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Tip Four: Engage Your Reader

While some writing projects, like case studies, business proposals, or lab reports, may require that you follow a prescribed format for the introduction, most kinds of writing allow you to play around with different ways to begin.

A good introduction is like a warm welcome. It says "Come on in; stay for a while." You want your reader to feel excited — or at least encouraged — to read further. There are lots of ways to do this. You can draw an analogy, ask a question — always a good way to keep people reading — or you might define a term. (Remember, though, to avoid the boring old dictionary definition.)

Here are a few ideas we came up with:

  • Tell a story or paint a picture.

    Beginning with a brief anecdote or description is a great way to open an essay, especially if the subject at first seems a little dry or abstract. If your reader can connect to an idea on a personal level — or a sensory level — she is more likely to want to read on.

    Want to see an example.

  • Provide interesting background information and quotations.

    Including compelling facts or quotations may help your reader understand why your topic is important. Beginning with a shocking statistic about the number of children without health insurance, for example, will alert your reader to the urgency of your topic — the effects of a proposed policy on health reform — and encourage her to read further.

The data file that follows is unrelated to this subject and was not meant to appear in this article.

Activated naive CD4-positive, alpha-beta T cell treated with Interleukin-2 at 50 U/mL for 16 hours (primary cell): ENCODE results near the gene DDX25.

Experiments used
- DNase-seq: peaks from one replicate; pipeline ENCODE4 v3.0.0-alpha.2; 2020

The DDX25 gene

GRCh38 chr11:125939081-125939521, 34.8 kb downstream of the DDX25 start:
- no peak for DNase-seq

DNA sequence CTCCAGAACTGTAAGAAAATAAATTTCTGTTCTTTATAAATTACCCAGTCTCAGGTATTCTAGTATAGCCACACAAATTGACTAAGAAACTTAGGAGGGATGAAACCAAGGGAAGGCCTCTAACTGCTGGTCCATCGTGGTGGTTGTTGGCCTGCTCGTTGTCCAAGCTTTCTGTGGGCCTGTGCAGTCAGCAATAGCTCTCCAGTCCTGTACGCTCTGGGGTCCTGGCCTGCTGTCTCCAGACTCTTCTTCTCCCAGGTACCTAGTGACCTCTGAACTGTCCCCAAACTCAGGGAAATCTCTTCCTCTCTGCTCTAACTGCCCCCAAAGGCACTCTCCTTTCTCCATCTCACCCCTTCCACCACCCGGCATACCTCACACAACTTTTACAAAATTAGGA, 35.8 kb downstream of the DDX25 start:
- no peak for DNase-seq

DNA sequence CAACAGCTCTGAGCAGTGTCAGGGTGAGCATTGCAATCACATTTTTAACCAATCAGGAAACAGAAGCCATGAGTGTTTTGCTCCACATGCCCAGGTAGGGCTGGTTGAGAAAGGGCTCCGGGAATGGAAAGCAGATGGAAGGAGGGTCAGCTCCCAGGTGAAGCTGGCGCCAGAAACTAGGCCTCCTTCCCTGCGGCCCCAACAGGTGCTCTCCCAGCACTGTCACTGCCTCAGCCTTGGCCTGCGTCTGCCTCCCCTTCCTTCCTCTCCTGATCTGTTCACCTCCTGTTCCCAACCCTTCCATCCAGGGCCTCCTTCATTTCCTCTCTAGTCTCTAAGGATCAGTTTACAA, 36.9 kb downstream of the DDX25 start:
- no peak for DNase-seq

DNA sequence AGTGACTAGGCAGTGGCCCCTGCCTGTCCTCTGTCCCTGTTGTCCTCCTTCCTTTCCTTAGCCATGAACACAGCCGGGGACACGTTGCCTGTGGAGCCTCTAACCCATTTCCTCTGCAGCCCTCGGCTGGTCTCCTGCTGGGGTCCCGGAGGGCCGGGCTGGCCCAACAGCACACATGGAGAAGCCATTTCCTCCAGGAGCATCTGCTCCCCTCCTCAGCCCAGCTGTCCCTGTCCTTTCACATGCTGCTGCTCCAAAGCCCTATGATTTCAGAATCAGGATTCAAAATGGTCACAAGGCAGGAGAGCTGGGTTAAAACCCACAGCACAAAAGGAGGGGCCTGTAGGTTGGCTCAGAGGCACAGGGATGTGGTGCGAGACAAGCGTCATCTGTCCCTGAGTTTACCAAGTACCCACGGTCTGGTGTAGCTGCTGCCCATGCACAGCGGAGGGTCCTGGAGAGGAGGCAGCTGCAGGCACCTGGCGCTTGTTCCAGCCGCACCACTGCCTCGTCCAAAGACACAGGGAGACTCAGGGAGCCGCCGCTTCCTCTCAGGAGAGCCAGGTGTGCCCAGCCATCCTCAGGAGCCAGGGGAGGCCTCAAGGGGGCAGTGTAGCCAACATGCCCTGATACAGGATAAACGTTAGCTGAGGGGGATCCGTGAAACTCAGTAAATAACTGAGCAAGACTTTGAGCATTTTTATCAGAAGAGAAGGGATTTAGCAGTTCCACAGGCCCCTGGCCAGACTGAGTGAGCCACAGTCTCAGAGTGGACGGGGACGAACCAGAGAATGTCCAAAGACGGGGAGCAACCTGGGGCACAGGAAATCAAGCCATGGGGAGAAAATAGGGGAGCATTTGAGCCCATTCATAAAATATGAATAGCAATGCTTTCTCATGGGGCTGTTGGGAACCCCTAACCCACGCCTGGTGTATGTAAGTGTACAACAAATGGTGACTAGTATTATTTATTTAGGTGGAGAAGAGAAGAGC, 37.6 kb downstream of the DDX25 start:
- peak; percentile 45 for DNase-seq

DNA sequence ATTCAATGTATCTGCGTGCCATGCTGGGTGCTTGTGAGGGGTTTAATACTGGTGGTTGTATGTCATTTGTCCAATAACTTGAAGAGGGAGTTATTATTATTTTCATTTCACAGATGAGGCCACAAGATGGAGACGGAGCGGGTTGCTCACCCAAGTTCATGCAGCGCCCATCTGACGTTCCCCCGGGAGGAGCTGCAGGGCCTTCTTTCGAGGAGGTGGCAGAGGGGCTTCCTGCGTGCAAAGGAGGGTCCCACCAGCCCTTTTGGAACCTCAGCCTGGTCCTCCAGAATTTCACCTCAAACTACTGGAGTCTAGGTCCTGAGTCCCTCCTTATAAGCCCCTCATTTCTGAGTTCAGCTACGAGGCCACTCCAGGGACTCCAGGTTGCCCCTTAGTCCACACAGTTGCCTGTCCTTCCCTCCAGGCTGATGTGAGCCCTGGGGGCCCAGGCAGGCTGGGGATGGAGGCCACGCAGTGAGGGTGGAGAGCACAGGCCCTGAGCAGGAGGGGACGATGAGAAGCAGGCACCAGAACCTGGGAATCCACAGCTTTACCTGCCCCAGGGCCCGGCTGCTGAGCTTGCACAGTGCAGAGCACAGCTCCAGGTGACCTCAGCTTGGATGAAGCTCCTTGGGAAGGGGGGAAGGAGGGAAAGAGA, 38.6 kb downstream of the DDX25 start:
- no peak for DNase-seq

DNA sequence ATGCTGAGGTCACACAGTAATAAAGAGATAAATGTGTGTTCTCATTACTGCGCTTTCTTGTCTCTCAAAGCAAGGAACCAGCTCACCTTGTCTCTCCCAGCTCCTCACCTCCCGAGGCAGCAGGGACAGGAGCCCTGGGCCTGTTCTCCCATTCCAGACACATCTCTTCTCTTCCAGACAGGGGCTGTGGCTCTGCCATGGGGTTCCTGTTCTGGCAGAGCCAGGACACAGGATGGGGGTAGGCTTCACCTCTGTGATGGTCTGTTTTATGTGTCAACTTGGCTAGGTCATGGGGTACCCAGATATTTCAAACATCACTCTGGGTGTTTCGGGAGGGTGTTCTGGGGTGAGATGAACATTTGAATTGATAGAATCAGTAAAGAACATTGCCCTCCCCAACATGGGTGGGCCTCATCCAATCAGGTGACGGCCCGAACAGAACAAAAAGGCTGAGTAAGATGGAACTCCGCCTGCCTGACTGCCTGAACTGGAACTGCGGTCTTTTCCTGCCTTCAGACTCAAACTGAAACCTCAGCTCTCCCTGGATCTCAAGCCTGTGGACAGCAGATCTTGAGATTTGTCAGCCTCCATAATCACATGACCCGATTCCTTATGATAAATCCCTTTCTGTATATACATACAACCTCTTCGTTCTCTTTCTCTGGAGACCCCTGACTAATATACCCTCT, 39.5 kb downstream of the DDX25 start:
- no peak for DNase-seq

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  • Set up a contrast

    Often an introduction will set up one idea as a kind of contrast to the thesis. You might begin with one idea and then refute it in the argument. For example, if you start out by saying, "everybody knows that divorce is a problem," and then turn around and say, "but I'm going to argue it isn't," you've immediately piqued your reader's interest.

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  • Use a combination of approaches

    Introductions can be written in a myriad of ways, and you will find that each essay you write will probably demand a slightly different introduction. Some introductions will integrate quotations along with an anecdote; some will begin with the thesis, then bring in background material; some will tell two contrasting stories. Others will just provide context and a thesis. Well, you get the picture.





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